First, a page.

The Section 1603 Program
The Section 1603 Program is attracting more litigation.
Three new lawsuits have been filed in the last two months. Eight suits are now pending. All the cases have been filed in the US Court of Federal Claims.
A ninth lawsuit was withdrawn earlier this year “with prejudice” after the US Treasury filed a counter-claim charging the company that brought the suit with fraud.
The oldest pending suit has been pending since July 2012. No dates have been set for trials. The government has filed motions to dismiss four of the cases.
In one of the new lawsuits, Blue Heron Properties, LLC complained in late July that it was shortchanged on grants paid on two solar systems installed on the roofs of apartment buildings. This is the second suit involving a Dallas electrical contractor, RCIAC, that installs solar systems. Bret Heron, the managing member of the LLC that brought suit, paid RCIAC $10.50 a watt in 2010 for a solar system installed at an apartment complex and applied for a grant on the full amount, which Treasury paid the same year.
Heron then bought three more systems installed on other apartment buildings in 2011 at prices ranging from $9.52 to $10.50 a watt and applied for grants on them at the full prices after the systems went into service in the first half of 2012.
Treasury paid the full grant requested on the first system ($9.52 a watt), but accepted bases of only $5.56 and $5.43 a watt on the next two. The Treasury posted benchmarks on its website in late June 2011 suggesting that it thought the market value of systems put in service in the first quarter 2011 ranged from $4 to $7 a watt, depending on the size of the system. The two systems on which Heron feels shortchanged were 205 kilowatts and 294 kilowatts. The June 2011 benchmark for such systems was $5 a watt. Heron argues that Treasury had no discretion but to honor what he had in fact paid RCIAC for the systems.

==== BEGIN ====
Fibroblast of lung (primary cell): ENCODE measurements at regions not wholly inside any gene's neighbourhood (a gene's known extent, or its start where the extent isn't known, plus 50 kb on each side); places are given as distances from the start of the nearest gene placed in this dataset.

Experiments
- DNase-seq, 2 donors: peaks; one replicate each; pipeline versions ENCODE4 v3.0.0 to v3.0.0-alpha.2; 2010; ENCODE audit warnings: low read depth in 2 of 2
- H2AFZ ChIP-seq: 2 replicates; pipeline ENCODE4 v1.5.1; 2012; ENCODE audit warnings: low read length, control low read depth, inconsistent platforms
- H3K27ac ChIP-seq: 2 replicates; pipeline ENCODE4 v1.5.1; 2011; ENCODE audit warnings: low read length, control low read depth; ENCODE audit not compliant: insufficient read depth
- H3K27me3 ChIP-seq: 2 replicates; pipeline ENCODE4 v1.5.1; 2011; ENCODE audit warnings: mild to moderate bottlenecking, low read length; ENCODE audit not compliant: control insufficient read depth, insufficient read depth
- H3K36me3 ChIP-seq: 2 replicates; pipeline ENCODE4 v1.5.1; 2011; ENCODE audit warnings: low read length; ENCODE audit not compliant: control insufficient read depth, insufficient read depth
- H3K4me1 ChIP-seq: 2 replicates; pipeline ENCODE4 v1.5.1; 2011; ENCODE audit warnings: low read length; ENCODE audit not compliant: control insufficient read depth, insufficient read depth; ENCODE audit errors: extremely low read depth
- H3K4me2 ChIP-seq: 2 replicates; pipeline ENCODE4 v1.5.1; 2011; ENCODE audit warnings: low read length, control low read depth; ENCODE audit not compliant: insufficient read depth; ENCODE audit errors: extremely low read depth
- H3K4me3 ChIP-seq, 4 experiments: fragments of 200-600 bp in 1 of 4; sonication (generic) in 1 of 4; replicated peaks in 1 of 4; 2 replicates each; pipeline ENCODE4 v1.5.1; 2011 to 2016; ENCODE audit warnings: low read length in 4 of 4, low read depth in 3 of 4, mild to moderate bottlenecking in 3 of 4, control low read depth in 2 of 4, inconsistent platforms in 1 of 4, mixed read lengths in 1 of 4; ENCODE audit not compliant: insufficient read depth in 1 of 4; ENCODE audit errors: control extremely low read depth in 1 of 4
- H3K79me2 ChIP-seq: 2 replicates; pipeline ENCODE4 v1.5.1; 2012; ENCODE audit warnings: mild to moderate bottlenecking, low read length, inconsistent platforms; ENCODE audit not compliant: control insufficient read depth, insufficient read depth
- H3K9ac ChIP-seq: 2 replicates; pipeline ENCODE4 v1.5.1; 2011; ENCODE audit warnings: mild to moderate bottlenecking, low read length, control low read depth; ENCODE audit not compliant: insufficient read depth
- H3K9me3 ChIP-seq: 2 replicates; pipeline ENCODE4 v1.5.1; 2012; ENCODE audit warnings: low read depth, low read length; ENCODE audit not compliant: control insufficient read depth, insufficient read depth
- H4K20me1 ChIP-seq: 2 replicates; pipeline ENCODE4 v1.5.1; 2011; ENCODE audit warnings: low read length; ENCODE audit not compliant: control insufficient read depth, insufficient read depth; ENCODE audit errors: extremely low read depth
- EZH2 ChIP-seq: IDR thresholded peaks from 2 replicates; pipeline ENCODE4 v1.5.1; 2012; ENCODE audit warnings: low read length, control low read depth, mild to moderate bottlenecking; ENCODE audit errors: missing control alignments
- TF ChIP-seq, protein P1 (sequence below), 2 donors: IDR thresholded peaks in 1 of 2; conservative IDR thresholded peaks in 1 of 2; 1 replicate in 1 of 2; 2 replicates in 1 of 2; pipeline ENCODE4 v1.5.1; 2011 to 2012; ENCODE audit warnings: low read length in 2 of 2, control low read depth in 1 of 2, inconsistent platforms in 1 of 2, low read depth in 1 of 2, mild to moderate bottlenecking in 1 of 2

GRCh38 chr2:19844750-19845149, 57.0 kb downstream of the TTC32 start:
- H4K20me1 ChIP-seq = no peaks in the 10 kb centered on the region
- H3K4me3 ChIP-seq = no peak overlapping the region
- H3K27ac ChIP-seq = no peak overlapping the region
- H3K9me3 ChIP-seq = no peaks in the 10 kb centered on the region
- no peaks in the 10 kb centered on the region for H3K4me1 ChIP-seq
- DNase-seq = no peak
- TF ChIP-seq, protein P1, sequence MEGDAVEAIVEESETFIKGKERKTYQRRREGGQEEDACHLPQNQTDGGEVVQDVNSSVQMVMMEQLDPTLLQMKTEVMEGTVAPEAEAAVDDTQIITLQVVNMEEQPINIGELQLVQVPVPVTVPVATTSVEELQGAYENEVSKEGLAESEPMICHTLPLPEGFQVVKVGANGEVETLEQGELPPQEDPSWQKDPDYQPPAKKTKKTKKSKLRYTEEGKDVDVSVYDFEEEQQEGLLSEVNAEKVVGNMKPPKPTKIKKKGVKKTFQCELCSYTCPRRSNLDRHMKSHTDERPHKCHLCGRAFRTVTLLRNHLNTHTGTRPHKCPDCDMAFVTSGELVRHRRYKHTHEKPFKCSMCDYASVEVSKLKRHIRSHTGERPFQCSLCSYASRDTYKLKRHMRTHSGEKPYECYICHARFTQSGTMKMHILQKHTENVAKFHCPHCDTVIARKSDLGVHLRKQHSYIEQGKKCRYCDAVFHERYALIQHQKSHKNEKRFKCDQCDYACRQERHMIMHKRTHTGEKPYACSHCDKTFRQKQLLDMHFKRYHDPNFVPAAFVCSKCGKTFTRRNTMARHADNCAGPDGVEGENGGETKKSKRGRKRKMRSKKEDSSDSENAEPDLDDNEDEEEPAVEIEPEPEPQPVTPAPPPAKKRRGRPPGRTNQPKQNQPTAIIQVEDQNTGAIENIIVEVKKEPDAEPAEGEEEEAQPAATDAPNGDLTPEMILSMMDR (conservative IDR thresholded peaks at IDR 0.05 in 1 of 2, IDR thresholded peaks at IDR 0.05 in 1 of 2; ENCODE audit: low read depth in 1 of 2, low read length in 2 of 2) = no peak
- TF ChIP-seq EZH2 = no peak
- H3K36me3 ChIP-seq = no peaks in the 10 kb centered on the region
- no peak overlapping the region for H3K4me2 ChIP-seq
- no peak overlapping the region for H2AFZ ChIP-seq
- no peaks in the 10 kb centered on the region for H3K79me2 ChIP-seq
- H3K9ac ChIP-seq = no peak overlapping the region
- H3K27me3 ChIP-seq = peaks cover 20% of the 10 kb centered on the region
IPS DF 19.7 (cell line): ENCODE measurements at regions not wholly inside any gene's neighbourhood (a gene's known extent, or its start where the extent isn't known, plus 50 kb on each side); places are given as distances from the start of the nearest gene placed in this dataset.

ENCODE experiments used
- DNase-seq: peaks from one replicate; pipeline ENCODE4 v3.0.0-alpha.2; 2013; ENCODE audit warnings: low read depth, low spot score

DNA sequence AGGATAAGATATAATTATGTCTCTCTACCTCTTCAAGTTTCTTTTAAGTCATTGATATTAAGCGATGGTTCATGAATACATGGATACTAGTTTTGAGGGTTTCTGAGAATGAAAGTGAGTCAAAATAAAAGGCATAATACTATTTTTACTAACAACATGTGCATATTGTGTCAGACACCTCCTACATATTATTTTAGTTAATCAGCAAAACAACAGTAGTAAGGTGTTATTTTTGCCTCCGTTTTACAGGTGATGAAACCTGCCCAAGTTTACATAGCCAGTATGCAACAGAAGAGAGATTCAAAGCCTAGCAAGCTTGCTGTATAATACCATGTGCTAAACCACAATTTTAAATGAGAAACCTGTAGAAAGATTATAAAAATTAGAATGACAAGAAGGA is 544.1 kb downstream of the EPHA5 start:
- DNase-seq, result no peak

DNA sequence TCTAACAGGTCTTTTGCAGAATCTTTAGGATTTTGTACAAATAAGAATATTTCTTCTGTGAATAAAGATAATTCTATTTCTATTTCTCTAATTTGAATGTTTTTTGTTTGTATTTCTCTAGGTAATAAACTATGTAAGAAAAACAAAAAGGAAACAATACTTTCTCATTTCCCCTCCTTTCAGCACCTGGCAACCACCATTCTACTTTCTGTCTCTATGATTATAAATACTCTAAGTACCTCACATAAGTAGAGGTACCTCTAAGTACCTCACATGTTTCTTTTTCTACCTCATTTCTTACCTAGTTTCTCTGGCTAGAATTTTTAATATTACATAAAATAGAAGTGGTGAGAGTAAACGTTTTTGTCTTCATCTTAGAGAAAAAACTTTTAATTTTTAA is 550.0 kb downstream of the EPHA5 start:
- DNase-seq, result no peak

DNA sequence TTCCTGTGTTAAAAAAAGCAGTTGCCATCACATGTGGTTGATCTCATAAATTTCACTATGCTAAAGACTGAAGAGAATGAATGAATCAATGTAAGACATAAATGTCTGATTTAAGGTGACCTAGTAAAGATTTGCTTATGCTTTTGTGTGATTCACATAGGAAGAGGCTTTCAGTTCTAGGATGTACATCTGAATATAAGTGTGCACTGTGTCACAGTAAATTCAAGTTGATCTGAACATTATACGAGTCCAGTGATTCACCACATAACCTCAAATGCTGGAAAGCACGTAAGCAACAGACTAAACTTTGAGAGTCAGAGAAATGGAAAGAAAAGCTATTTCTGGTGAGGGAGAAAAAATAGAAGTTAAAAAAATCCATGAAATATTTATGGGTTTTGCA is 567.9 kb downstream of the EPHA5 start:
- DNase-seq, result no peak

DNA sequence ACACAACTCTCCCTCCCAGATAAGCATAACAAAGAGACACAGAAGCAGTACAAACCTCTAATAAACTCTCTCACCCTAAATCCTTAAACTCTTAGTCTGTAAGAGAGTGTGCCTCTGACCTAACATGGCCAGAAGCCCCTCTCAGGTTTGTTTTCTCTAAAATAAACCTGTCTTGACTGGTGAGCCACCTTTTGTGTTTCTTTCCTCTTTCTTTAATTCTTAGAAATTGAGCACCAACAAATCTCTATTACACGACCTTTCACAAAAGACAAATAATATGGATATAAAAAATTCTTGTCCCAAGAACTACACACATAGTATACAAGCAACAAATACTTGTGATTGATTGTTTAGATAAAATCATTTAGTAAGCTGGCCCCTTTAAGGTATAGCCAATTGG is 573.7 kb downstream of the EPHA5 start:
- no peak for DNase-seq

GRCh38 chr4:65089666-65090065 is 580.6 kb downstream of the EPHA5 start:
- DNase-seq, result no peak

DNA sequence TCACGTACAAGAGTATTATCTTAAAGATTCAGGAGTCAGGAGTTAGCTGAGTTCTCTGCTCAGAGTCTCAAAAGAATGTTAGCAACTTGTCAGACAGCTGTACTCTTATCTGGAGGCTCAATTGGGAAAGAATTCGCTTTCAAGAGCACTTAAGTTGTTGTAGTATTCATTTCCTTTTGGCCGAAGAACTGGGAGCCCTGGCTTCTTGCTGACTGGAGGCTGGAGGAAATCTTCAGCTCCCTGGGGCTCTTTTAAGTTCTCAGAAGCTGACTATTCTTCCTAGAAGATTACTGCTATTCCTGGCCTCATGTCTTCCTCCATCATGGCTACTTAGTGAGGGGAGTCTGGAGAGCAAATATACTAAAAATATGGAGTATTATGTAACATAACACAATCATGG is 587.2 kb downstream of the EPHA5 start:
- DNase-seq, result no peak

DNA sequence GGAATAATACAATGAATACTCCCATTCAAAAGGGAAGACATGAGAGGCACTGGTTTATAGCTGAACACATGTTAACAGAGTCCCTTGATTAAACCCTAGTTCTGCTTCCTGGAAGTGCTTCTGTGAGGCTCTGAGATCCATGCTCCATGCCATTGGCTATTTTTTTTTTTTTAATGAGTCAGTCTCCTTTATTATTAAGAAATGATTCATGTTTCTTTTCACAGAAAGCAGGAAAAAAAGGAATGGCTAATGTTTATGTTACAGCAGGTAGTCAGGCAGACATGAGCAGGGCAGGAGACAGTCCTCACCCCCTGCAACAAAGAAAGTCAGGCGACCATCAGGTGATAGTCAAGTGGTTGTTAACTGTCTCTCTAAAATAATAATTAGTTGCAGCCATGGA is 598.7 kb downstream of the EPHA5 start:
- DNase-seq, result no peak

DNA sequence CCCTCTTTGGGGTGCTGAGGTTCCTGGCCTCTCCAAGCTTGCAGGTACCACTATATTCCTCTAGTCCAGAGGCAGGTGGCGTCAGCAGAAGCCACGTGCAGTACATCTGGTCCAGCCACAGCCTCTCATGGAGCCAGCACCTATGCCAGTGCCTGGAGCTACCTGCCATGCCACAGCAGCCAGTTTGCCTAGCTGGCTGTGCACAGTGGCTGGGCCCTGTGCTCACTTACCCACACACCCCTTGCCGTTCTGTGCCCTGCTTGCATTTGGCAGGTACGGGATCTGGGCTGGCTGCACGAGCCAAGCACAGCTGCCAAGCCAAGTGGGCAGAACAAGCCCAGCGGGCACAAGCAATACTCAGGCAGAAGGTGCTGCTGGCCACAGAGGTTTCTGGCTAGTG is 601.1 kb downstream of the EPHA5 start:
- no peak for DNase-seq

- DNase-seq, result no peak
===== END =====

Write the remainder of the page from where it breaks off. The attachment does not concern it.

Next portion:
In the most recent suit, filed in early August, Anaergia, a fuel cell company, complained that it was shortchanged on grants on two fuel cells that it installed at municipal wastewater treatment plants in Ontario and San Jose, California. Treasury paid $1.6 million less in total than the grants for which the company applied on the two fuel cells, mainly by excluding the cost of gas conditioning equipment. The fuel cells use methane gas that the municipalities produce by putting sewage sludge through anaerobic digesters, but the gas must be cleaned before use in the fuel cells. The Treasury’s position is that only the fuel cell qualifies for a grant, and not equipment used in “the production or refining” of the gas.
The company argues that the fuel cells qualify independently for grants as “trash facilities” that use “municipal solid waste” to generate electricity. Treasury allows grants to be claimed on fuel processing equipment at the front end of such facilities. However, the Treasury cash grant rules are supposed to mimic what the IRS does for tax credits, and the IRS treats a power plant as a trash facility only if it uses municipal solid waste directly and not gas that an unrelated fuel supplier has made by running the waste through a digester.
There are rumors that another suit may be in the works challenging whether the US government has authority to reduce grants by the 8.7% sequestration percentage. Grants approved for payment on or after March 1 this year have been subject to a haircut of 8.7% under across-the-board spending cuts ordered by Congress. The percentage is expected to drop for grants approved after September 30. The Office of Management and Budget estimated in May that the new percentage will be 7.3%. However, it said it would update the estimate in August.
Treasury is allowing companies that are unhappy with the grants they were paid to pay back the money and claim tax credits instead. There does not appear to be a hard deadline to do so.